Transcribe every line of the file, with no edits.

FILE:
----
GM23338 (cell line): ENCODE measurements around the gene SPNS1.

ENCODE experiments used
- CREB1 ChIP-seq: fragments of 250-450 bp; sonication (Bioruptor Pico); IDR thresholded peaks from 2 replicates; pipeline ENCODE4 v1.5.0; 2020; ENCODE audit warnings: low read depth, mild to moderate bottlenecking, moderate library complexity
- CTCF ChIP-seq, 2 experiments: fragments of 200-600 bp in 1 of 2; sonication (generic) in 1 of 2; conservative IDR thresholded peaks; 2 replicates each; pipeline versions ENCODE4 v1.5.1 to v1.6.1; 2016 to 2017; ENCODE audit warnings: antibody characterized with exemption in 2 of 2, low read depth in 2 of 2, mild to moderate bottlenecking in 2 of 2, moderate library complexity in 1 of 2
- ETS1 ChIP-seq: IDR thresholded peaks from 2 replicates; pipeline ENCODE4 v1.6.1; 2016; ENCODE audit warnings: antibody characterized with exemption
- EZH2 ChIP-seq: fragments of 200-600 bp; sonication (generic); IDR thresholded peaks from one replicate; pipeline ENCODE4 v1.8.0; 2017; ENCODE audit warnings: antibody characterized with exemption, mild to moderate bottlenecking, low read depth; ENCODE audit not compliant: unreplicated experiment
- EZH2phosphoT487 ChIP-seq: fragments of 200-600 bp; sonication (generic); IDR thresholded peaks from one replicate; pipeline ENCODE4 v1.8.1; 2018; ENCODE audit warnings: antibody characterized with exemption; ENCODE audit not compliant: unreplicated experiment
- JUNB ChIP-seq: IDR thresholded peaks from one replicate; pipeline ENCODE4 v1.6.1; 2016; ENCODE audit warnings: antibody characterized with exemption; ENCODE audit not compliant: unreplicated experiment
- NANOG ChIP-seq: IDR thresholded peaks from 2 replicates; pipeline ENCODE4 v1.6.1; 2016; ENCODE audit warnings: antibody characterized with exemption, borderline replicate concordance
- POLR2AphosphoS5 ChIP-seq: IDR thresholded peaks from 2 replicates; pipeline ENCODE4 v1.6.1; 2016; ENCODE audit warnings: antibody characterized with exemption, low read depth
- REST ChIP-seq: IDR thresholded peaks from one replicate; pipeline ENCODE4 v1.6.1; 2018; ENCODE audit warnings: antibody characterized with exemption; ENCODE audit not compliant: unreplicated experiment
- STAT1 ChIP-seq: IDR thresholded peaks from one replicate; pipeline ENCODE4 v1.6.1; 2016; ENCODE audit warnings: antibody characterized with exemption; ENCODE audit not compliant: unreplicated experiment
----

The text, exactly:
GM23338 (cell line): ENCODE measurements around the gene SPNS1.

ENCODE experiments used
- CREB1 ChIP-seq: fragments of 250-450 bp; sonication (Bioruptor Pico); IDR thresholded peaks from 2 replicates; pipeline ENCODE4 v1.5.0; 2020; ENCODE audit warnings: low read depth, mild to moderate bottlenecking, moderate library complexity
- CTCF ChIP-seq, 2 experiments: fragments of 200-600 bp in 1 of 2; sonication (generic) in 1 of 2; conservative IDR thresholded peaks; 2 replicates each; pipeline versions ENCODE4 v1.5.1 to v1.6.1; 2016 to 2017; ENCODE audit warnings: antibody characterized with exemption in 2 of 2, low read depth in 2 of 2, mild to moderate bottlenecking in 2 of 2, moderate library complexity in 1 of 2
- ETS1 ChIP-seq: IDR thresholded peaks from 2 replicates; pipeline ENCODE4 v1.6.1; 2016; ENCODE audit warnings: antibody characterized with exemption
- EZH2 ChIP-seq: fragments of 200-600 bp; sonication (generic); IDR thresholded peaks from one replicate; pipeline ENCODE4 v1.8.0; 2017; ENCODE audit warnings: antibody characterized with exemption, mild to moderate bottlenecking, low read depth; ENCODE audit not compliant: unreplicated experiment
- EZH2phosphoT487 ChIP-seq: fragments of 200-600 bp; sonication (generic); IDR thresholded peaks from one replicate; pipeline ENCODE4 v1.8.1; 2018; ENCODE audit warnings: antibody characterized with exemption; ENCODE audit not compliant: unreplicated experiment
- JUNB ChIP-seq: IDR thresholded peaks from one replicate; pipeline ENCODE4 v1.6.1; 2016; ENCODE audit warnings: antibody characterized with exemption; ENCODE audit not compliant: unreplicated experiment
- NANOG ChIP-seq: IDR thresholded peaks from 2 replicates; pipeline ENCODE4 v1.6.1; 2016; ENCODE audit warnings: antibody characterized with exemption, borderline replicate concordance
- POLR2AphosphoS5 ChIP-seq: IDR thresholded peaks from 2 replicates; pipeline ENCODE4 v1.6.1; 2016; ENCODE audit warnings: antibody characterized with exemption, low read depth
- REST ChIP-seq: IDR thresholded peaks from one replicate; pipeline ENCODE4 v1.6.1; 2018; ENCODE audit warnings: antibody characterized with exemption; ENCODE audit not compliant: unreplicated experiment
- STAT1 ChIP-seq: IDR thresholded peaks from one replicate; pipeline ENCODE4 v1.6.1; 2016; ENCODE audit warnings: antibody characterized with exemption; ENCODE audit not compliant: unreplicated experiment